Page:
This is Music Mondays, a weekly music column.
Why I Avoid Singles
Music singles are like movie trailers to me. In the end, they are more likely to ruin the final product, so I avoid them.
Of course, the context is different for singles and movie trailers. Movie trailers tend to ruin the final film because they spoil parts of the plot or the best scenes in the movie. Music singles tend to ruin an album because they lead to disappointment.
This is not always the case. But before I make my argument, I should explain what a single is.
Singles are the songs that an artist releases to build excitement for their next album. Singles are released weeks to even months in advance of the full release. For most artists, two to three songs are released as singles, but in the most egregious examples, four to six songs are dropped before the album.
The record label Fueled by Ramen is the worst offender of this. Panic! at the Disco’s “Death of a Bachelor” had six songs released as singles prior to the album, which only had eleven tracks. That means Fueled by Ramen released over half of the album to build excitement for it.
As seen with “Death of a Bachelor”, singles are supposed to build “hype” among fans and new listeners for an album.
My argument is, if these tracks misguide a listener’s expectations for the final quality or style of an album, singles will inevitably leave listeners disappointed with the full record.
To use “Death of a Bachelor” as an example, Fueled by Ramen released the best songs from the album as singles. Before the full release, I was so impressed by the big pop-rock style and fun sound of these songs that I could not wait to hear the last five songs from the album. When the full record was released, I was naturally disappointed to hear the remaining songs were mostly stylistic rehashes of the singles.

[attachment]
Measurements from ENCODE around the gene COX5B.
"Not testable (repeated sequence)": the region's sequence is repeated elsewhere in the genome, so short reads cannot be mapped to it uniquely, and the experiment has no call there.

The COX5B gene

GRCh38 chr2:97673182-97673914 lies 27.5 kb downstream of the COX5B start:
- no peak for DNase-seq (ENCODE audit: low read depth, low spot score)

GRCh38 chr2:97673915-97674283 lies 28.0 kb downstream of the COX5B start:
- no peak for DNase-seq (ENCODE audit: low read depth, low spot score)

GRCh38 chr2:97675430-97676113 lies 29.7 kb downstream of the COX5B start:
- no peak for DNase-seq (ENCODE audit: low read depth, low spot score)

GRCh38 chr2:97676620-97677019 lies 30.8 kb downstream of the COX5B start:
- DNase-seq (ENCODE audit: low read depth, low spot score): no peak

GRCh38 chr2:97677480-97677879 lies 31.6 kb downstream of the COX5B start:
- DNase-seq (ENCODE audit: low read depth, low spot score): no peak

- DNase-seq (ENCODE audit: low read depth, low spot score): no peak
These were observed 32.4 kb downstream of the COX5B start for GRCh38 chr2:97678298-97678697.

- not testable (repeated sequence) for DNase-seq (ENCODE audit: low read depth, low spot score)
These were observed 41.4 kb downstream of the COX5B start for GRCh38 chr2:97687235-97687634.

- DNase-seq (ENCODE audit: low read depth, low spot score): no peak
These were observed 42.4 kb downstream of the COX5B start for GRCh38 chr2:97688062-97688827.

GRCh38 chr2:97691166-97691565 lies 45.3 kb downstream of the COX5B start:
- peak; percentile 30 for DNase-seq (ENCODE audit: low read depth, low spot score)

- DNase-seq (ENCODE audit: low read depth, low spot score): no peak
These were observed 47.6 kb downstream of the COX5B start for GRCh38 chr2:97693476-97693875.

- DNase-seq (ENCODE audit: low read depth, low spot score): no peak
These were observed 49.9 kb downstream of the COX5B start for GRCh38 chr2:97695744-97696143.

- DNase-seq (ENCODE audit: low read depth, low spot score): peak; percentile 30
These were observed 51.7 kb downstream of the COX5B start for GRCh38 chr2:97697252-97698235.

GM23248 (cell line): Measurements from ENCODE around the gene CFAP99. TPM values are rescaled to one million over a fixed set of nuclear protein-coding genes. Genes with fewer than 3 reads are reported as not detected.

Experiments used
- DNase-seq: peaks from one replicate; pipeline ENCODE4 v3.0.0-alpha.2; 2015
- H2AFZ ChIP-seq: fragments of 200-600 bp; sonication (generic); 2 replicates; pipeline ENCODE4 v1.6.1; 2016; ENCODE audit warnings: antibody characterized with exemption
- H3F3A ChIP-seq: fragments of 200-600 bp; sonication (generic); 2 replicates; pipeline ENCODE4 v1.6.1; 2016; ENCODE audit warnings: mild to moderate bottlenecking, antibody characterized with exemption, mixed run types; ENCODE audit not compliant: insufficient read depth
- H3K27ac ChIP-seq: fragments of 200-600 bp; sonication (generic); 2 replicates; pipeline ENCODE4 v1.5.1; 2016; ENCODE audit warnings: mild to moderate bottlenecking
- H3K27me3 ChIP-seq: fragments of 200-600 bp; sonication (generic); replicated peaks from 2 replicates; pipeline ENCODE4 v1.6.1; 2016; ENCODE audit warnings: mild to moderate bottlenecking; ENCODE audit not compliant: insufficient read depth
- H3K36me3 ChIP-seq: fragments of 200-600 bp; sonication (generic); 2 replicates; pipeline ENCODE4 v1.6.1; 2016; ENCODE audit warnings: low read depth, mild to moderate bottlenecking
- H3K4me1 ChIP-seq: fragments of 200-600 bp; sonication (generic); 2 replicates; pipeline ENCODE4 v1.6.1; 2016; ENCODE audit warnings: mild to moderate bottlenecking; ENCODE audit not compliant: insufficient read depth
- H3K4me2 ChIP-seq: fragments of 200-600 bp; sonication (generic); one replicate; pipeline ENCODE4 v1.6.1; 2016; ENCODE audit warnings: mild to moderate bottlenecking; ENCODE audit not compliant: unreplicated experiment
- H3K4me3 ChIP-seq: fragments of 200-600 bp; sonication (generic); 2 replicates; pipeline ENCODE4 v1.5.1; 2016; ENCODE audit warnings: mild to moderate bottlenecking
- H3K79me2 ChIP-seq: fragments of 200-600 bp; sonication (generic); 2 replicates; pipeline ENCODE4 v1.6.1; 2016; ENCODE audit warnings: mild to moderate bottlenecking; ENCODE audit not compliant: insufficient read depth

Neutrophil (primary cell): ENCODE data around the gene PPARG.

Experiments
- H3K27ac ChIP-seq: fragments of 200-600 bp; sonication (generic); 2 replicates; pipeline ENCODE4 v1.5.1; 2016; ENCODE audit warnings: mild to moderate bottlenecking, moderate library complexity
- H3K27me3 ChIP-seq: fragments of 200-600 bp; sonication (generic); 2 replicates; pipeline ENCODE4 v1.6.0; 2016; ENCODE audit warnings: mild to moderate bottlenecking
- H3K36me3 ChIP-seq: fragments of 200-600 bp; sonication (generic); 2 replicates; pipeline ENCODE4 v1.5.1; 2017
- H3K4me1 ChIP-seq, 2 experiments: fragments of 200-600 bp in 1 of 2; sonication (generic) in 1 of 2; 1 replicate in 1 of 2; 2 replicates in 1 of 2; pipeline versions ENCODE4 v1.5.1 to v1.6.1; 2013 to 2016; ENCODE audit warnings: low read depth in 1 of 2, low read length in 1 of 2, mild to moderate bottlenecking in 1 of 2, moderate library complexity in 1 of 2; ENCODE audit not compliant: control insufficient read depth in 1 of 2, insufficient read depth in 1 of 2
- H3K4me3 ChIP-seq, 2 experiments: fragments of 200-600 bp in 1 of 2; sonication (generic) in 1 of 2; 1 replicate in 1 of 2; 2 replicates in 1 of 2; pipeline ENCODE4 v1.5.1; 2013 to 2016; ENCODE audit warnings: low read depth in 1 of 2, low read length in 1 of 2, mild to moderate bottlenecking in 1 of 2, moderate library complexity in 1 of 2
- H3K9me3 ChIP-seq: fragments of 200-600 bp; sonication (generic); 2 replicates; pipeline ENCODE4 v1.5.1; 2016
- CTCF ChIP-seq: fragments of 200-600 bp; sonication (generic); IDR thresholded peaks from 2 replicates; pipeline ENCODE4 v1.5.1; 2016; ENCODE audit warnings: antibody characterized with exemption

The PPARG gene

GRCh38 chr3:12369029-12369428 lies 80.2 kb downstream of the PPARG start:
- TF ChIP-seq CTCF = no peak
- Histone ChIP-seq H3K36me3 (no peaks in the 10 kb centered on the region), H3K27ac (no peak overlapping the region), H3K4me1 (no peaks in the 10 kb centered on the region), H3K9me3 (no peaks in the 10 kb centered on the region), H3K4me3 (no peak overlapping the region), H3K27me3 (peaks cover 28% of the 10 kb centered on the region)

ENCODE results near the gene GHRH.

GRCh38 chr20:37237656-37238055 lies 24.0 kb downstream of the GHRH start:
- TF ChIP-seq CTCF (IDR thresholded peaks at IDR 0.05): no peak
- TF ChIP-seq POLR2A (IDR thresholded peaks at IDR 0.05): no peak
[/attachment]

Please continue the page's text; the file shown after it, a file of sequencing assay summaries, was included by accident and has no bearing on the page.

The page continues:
Another example of an artist releasing their album’s best songs as singles was Spoon’s “Hot Thoughts”. My entire review revolved around the rest of the album paling in comparison to its absolutely amazing singles.
The crux of my argument is that singles are often the best songs from an album. This creates what I call the “single cycle”. (I just came up with it. I know it’s silly, but bear with me.)
The single cycle goes like this. First, an artist or record label releases an amazing song from an upcoming album. This song showcases a musical or lyrical style that is different or improved from an artist, and fans become extremely excited for the full record. Second, at least one more song is released that builds even more excitement than fans thought was possible. Third, the album is finally released, and listeners dissect the songs they have not already heard. Finally, the listeners realize the rest of the album is simply not as good as the singles.
Examples of the single cycle affecting me is Childish Gambino’s “Awaken, My Love!”, Fitz & The Tantrums’ self-titled album, every Catfish and the Bottlemen record, and Gorillaz’ recent album “Humanz”.
The single cycle doesn’t necessarily ruin an album. In the end, I really enjoyed some of these aforementioned records, especially “Awaken, My Love!” and “Death of a Bachelor”. Nonetheless, I was still disappointed, which is never a great thing to say about an album that has excitement surrounding it.
While there are plenty of examples of “single cycle” albums, many artists are great at releasing singles that accurately depict what to expect from their record. Paramore’s “After Laughter”, Logic’s “Everybody”, Twenty One Pilots’ “Blurryface”, and Kendrick Lamar’s “Damn” exemplify artists that are good at releasing singles.
The only example that comes to mind of the reverse single cycle is Weezer’s “White Album”, which was my favorite album from last year. I did not like the single “Thank God for Girls” prior to the album, which actually diminished my excitement for the full release. When “The White Album” finally came out, “Thank God for Girls” was much better in context with the other songs, and I fell in love with the song. (I hope the same thing can be said for their next album because I dislike “Feels Like Summer”.)
At the end of the day, singles personally do more harm than good. I would rather listen to a single for the first time with the rest of the album. If the song is better than the rest of the album, then that’s too bad, but at least I didn’t build up weeks to months of excitement by listening to the single when it first released.
I know that artists and record labels won’t stop releasing their best songs as singles. I understand it makes the most sense from a financial standpoint, and I cannot fault them for that.
So, as the singles landscape is unlikely to change, and I would like to avoid disappointment, I choose to avoid singles.